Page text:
H7 flies well but lands poorly (screenshot of Gerry Devinney video)

H7 flies well but lands poorly (screenshot of Gerry Devinney video)

 

As we've learned with peregrines, the adults show us where their fledgling is.  The eagle parents carry fish back and forth near the young bird and ostentatiously eat within H7's line of sight as if to say, "Come on up here and you'll get some."

Mother bald eagle carries a fish, apparently to entice H7 (photo by Annette Devinney)

Mother bald eagle carries a fish, apparently to entice H7 (photo by Annette Devinney)

 

And when H7 drops out of sight during an awkward landing the adults look below.  Annette's caption is priceless!  "I told you not to land on the flimsy ones."

"I told you not to land on the flimsy ones" 6-15-2017 (photo by Annette Devinney)

"I told you not to land on the flimsy ones" 6-15-2017 (photo and caption by Annette Devinney)

 

Come on down to the Hays Bald Eagle Viewing Area on the Three Rivers Heritage Trail to watch the action.  Perhaps you'll see Annette, Gerry and Wendy there.

Click here for directions.

 

(photos by Annette Devinney, linked video by Gerry Devinney)

(*) p.s.  We don't know yet if H7 is male or female but it's awkward to read "he/she" and "him/her" throughout the text so I've simplified by using the female pronoun.  Bald eagles are like great battleships compared to peregrines as fighter jets.  Since ships use the female pronoun I am using "she" for H7.

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Jun 10 2017

Hays Bald Eagles: H7 Will Fly Soon!

Now that Peregrine Season is over I finally have time to visit other nests.  Yesterday I stopped by the Hays Eagle Viewing Area on the Three Rivers Heritage Trail and was happy to find Eaglestreamer (Wendy) on site.  She filled me in on all the latest news.

The bald eagle chick, H7, walked off the nest on June 2 and has been branching ever since.  In this June 4 video you can see both adults standing by while H7 does some wing exercises.  Like all bald eagle chicks H7 is dark brown and hard to see with wings closed.

Meanwhile the adults are very attentive but have changed their behavior in small ways that are similar to peregrine fledge-time.  For instance, they sometimes take more time to deliver food by flying past the juvenile with prey in their talons.

Very soon -- any day now -- H7 will fly for the first time.  Eagle fans are on the trail every day, awaiting that exciting moment.  Stop by and join them. Click here for directions.

Observers at the Hays Bald Eagle Viewing Area, 9 June 2017 (photo by Kate St. John)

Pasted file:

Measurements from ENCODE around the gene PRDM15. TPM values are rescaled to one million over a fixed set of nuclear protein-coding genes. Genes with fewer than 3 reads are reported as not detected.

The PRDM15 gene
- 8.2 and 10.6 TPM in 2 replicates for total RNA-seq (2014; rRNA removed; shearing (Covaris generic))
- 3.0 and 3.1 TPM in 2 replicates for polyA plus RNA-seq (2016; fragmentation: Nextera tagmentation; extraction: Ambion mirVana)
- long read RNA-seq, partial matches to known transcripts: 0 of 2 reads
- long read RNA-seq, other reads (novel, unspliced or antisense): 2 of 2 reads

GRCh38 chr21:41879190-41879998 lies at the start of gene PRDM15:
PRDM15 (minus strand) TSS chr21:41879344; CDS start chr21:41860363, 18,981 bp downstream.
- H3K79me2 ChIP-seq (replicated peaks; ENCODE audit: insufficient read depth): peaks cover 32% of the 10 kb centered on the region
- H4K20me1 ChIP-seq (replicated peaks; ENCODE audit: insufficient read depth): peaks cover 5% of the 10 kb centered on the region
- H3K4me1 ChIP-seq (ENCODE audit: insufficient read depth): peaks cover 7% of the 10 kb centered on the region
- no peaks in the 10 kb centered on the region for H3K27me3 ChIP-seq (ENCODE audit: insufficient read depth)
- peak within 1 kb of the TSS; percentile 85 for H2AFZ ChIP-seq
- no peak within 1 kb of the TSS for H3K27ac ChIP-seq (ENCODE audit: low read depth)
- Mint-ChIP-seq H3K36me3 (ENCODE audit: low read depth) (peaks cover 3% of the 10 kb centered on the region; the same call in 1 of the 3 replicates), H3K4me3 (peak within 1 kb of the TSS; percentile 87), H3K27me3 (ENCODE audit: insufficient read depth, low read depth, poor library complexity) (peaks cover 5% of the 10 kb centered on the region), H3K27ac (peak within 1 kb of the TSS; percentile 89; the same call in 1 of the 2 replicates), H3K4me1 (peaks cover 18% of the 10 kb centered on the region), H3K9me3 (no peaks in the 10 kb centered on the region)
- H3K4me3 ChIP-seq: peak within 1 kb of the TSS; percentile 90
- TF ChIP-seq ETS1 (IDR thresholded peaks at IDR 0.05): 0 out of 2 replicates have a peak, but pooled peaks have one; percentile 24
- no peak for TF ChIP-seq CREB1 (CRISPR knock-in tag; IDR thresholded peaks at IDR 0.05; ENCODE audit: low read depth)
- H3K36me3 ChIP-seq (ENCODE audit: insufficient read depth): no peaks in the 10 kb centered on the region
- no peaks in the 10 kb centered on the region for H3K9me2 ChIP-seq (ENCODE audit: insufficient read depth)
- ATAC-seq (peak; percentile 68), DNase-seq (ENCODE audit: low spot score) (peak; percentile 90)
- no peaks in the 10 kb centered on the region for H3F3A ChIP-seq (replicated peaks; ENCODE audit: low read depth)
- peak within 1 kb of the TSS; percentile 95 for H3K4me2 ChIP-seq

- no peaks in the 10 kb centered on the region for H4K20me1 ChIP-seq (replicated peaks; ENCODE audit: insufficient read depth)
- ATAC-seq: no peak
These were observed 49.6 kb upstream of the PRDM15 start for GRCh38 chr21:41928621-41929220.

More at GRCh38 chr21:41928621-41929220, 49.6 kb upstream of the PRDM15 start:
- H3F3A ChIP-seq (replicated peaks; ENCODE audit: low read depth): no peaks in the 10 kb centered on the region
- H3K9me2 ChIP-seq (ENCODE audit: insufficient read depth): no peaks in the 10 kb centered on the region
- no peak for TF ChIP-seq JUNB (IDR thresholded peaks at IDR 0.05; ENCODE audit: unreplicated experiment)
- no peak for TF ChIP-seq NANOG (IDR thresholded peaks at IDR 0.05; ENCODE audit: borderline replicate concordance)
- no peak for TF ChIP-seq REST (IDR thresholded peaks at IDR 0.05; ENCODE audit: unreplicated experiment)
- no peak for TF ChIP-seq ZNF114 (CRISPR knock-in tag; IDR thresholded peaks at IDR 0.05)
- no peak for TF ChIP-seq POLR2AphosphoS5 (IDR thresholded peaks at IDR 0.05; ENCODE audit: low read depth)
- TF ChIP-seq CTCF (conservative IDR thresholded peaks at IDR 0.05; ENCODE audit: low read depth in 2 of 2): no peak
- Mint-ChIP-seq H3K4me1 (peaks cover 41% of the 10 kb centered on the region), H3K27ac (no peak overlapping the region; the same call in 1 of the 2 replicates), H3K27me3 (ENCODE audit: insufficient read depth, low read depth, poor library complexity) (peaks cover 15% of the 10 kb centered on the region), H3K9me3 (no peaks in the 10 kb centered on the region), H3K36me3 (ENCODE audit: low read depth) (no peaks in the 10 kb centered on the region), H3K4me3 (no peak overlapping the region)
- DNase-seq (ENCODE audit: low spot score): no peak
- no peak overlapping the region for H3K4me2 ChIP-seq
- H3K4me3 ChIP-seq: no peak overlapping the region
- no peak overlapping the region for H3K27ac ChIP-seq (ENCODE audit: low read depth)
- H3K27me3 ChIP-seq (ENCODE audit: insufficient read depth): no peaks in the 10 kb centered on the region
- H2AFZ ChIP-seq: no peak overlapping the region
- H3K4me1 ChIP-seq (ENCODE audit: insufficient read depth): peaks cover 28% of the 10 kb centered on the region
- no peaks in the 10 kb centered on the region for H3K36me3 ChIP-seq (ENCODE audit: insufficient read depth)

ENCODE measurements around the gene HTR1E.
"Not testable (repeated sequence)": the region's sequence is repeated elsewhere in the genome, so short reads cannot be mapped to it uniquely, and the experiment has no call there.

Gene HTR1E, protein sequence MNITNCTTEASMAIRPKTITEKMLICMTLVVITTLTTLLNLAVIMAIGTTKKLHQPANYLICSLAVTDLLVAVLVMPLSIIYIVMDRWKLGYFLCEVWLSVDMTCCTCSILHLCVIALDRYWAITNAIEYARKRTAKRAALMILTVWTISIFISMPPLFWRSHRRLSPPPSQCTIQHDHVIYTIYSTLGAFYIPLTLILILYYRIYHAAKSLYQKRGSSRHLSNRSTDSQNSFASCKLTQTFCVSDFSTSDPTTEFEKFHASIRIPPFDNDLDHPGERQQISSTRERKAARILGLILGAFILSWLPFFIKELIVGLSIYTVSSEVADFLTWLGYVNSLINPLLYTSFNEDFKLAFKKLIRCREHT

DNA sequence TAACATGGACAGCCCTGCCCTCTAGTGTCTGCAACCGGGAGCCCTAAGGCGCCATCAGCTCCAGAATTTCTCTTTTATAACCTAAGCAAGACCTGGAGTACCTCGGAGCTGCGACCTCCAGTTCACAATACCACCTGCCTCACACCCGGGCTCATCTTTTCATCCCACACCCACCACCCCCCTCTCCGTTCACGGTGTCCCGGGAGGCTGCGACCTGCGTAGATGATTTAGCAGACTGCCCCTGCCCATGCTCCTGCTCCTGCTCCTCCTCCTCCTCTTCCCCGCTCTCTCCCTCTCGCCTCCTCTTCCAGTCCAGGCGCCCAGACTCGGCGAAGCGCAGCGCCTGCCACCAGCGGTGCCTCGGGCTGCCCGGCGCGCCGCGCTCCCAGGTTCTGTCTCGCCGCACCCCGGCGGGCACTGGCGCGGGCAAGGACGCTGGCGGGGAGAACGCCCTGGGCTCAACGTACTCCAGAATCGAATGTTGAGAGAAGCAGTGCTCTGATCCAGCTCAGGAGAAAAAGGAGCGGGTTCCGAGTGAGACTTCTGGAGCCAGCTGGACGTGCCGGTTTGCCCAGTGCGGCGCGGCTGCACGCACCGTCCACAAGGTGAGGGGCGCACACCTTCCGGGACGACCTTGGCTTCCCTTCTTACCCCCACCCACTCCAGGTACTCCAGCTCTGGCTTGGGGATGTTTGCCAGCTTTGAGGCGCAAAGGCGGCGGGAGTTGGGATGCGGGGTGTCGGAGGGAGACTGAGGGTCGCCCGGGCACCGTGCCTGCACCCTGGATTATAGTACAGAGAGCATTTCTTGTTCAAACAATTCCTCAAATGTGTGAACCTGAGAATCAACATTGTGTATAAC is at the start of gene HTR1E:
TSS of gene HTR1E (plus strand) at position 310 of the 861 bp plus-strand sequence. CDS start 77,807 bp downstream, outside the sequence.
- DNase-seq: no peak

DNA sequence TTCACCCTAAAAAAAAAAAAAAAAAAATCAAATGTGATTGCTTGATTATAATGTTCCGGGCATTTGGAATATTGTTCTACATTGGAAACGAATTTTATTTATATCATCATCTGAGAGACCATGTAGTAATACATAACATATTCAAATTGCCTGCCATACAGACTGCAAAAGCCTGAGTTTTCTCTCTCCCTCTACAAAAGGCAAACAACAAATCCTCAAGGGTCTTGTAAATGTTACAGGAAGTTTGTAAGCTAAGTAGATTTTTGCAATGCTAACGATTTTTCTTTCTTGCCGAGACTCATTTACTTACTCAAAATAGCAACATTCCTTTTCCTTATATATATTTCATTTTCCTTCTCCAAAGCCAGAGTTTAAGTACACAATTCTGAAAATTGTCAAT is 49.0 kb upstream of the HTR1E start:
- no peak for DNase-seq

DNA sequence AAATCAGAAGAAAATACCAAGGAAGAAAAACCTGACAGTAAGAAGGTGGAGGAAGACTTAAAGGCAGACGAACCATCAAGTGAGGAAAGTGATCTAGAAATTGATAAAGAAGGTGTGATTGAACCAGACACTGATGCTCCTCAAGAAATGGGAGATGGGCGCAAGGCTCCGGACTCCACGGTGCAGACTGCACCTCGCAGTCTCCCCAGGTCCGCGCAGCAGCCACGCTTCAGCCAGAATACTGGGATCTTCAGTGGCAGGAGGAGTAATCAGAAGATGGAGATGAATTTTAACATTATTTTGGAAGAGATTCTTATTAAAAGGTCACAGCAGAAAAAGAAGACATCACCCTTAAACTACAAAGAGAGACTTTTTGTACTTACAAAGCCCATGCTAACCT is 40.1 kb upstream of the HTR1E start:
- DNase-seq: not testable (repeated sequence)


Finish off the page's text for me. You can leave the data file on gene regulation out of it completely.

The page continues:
Observers at the Hays Bald Eagle Viewing Area, 9 June 2017 (photo by Kate St. John)

If you can't make it to the trail, here are some ways to enjoy eagle watching from afar.

Exciting days ahead!

 

(video by Eaglestreamer on YouTube, photo by Kate St. John)

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Apr 15 2017

The “Raptor Row” Ride, April 29

Hays bald eagle carrying nesting material, March 2015 (photo by Dana Nesiti)

Hays bald eagle carrying nesting material, March 2015 (photo by Dana Nesiti)

Watch raptors on your bike!

On 29 April 2017, the Steel Valley Trail Council (SVTC) and Three Rivers Birding Club (3RBC) will hold a bicycle ride along "Raptor Row" of the Great Allegheny Passage Trail.  It's a celebration of the raptors who nested along the Monongahela River last spring.

Travel up and down river from Hays to Duquesne or McKeesport to see bald eagles, a great-horned owl (ARL will have a live owl on site), red-tailed hawks, ospreys and kestrels.

When:  Saturday, April 29
Where: Waterfront Town Center, 270 Bridge Street behind Starbucks.
What:  A bicycle ride on the Great Allegheny Passage Trail from Hays to Duquesne (13.5-mile round trip) or to McKeesport (this 18-mile round trip includes kestrels).  Three Rivers Birding Club members will be stationed at the raptor nest sites, many with scopes for close viewing of nests and any raptors that may be present.
How:  Costs are at the link below. VIP option has a bird guide ride with you!  If you don't have a bike you can rent one on site from Waterfront Bike Rentals.

Click here for details and more about the raptors:

https://steelvalleytrail.org/events/raptor-row-ride/

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Mar 26 2017

Hays Bald Eagle Hatch Watch